Monday, July 13, 2009

This Week's News: Youth in Transition


Mentor program takes aim at dropout rate
Montgomery Advertiser, Montgomery, AL – July 13, 2009
Montgomery Public Schools and Partners in Edu­cation are launching a pilot mentoring program for the upcoming school year in five Montgomery schools in hopes of improving the school system's dropout rate. The pilot program will be offered at Bellingrath Junior High, Goodwyn Junior High, McIntyre Middle, McKee Junior High and Southlawn Middle schools twice a week, said Donna Cash, mentoring program director for PIE.

Schools Work To Keep Dropouts In
NWA Online, Bentonville, AR – July 11, 2009
Dropping out of high school costs the students future income and society the taxes from that income, but efforts to keep kids in school show limited results. Jack Loyd, assistant principal at Bentonville High School, and other educators say the country is in the midst of a dropout crisis. Gary Ritter, director of the Office of Education Policy at the University of Arkansas, says the dropout rate hasn't changed much in 30 years, remaining constant at 25 percent to 30 percent, with one in four students dropping out before graduation.

High school dropouts in Riviera might soon have an opportunity be paid to learn trades, fix homes
Palm Beach Post, Riviera Beach, FL – July 11, 2009
Take high school dropouts or young adults working in dead-end jobs and teach them building trades while they get paid to repair blighted homes and continue their education. That's the model for YouthBuild, a national nonprofit founded in 1990 that is gaining a foothold in Riviera Beach. Riviera Beach Maritime Academy President George Carter hopes to win approval from YouthBuild USA to start a Riviera Beach chapter by December. Carter's goal is to have the chapter up and running with about 20 participants in time to repair a home for Christmas.

Juvenile Justice

Illinois Budget a Really Bad Harbinger for 2010
Youth Today, Illinois – June 18, 2009
For all of the political chicanery associated with Illinois, its services to youth involved with the child welfare system are regarded by many to be the gold standard among the 50 states. And with the help of some serious foundation investments in reform, its juvenile justice system has made notable strides. So it does not bode well for youth workers across the country that, faced with a large budget gap for next year, the state general assembly signed off on a budget that does nothing short of decimate the programs that have helped Illinois stand out.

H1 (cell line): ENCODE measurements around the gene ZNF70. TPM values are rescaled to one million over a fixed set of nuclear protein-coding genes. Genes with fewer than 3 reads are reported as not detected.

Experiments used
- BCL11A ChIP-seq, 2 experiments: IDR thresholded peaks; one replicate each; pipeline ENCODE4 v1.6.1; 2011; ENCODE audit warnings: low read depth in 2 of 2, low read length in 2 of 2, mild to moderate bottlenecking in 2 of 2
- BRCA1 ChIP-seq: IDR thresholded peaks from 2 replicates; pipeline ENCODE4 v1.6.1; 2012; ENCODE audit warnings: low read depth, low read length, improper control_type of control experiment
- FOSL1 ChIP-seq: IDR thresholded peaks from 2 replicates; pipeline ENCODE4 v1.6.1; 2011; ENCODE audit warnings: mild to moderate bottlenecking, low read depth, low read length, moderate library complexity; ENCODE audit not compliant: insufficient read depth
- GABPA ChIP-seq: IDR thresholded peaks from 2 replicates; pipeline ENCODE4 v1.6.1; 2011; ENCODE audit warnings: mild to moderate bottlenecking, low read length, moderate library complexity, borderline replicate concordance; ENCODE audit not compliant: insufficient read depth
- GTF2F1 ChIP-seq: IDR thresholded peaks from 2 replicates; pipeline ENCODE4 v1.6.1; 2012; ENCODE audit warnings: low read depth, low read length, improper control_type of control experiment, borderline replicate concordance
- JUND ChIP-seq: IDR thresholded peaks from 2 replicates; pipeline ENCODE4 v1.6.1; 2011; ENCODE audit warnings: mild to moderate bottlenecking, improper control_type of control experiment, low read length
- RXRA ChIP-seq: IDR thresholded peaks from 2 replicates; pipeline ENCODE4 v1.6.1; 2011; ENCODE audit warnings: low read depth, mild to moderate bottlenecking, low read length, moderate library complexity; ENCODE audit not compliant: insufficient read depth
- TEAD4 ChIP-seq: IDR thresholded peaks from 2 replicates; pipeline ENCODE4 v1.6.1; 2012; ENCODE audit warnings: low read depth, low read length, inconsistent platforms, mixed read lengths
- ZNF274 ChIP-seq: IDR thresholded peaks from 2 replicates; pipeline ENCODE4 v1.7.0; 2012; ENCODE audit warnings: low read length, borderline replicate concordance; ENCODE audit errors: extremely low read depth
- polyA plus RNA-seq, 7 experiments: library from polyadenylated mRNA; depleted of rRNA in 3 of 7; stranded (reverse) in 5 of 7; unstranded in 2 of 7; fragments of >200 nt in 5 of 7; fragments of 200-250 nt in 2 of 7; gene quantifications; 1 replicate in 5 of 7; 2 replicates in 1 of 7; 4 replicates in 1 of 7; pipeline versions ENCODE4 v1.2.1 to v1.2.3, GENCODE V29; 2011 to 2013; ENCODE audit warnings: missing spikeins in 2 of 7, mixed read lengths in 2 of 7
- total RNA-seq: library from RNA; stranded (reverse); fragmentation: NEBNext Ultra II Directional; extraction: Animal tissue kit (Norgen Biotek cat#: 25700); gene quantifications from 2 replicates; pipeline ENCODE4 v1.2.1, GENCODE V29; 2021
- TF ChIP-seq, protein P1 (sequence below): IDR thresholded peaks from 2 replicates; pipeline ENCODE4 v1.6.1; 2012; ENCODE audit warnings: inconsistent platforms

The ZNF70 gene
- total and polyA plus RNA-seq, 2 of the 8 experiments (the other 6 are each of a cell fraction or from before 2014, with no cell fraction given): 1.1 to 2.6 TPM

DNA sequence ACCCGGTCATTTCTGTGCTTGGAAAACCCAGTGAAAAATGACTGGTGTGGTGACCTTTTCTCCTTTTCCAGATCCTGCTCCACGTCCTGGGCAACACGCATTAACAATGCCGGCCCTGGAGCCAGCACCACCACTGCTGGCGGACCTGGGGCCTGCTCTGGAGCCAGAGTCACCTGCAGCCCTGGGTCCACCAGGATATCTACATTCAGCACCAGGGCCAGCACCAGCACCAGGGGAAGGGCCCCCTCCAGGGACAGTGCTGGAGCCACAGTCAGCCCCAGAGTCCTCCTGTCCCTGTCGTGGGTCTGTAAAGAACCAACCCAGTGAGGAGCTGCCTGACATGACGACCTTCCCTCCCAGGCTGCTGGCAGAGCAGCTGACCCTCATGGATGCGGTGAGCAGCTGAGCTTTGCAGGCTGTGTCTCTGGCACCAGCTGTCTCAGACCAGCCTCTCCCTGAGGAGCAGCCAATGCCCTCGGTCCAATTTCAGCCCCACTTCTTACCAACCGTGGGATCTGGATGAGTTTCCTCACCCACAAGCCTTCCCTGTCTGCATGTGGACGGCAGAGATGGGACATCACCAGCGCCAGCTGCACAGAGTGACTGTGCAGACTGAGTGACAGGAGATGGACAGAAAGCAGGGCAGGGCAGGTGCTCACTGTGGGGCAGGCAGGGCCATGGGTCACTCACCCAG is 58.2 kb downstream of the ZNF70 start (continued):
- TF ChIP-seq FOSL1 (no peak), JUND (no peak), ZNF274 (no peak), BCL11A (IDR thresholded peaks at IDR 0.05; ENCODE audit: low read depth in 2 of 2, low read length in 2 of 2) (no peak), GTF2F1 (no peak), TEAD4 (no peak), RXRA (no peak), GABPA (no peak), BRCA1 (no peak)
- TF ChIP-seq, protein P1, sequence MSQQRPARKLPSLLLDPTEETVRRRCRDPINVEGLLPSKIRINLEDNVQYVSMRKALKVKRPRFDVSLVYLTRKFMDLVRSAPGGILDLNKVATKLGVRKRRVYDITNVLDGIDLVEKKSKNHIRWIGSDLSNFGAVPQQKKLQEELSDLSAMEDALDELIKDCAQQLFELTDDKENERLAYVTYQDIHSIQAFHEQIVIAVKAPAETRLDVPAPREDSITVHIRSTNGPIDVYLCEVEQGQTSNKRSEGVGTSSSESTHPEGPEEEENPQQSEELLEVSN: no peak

Locking up juveniles isn't the only option
Star Tribune, Casper, WY – July 6, 2009
It's not making headlines yet, but most Wyoming counties are taking action behind the scenes aimed at improving the juvenile justice system. Fifteen of the state's 23 counties, plus the two tribes on the Wind River Indian Reservation, have notified the Department of Family Services of their intention to seek grants to form juvenile services boards. The applications for the grants, which range from $50,000 to $286,000, aren't due until the end of the year.

Experiment yields drop in juvenile detention
Start Tribune, Minneapolis, MN – July 7, 2009
An experiment designed to divert teens -- especially teens of color -- from the juvenile justice system has produced a dramatic decline in detention use, with Ramsey County reporting a 57 percent drop since 2005 and Hennepin and Dakota counties reporting 33 percent. The Juvenile Detention Alternative Initiative is based on research showing that most young offenders don't need to be jailed to get them to show up in court or keep the streets safe, organizers said.

Foster Care

$1M in federal funds will aid Isle teens leaving foster care
Honolulu Advertiser, Honolulu, HI – July 10, 2009
The state Department of Human Services has received more than $1 million in housing funds from the federal government to help young people just out of foster care. The money, from the U.S. Department of Housing and Urban Development, will be used for foster children turning 18 without a permanent family who find themselves in tenuous living arrangements or substandard and overcrowded living conditions.

Ruth's Chris offering youths skills
San Antonio Express-News, San Antonio, TX – July 11, 2009
Sometimes, all someone needs is a chance. This month, three young adults who are transitioning out of foster care are getting a break from two people at a local Ruth's Chris Steak House who know their struggles. Tonnika Lassiter, Tony Cerritos and Joshua Jordan, who live at Turning Point, Roy Maas' Youth Alternatives transitional living program, are getting 10 days of intense culinary training. The training, which ends July 18, includes interviewing, food preparation, baking, broiling, front desk operations, service etiquette and myriad other tasks — including tasting — at the restaurant known for its sizzling steaks.

Young people transitioning out of foster care learn to be financially literate
The Providence Journal, Providence, RI – July 13, 2009
Yolanda Washburn drives a 1997 Chrysler Concord. It’s not the spiffiest ride in the lot at the Community College of Rhode Island, which she attends, but it’s better than the alternative. Washburn, 18, a former foster child, knew she needed a car and purchased her ride in January using money she saved up in a program called ASPIRE, a savings and financial planning vehicle offered by the Rhode Island Foster Parents Association.

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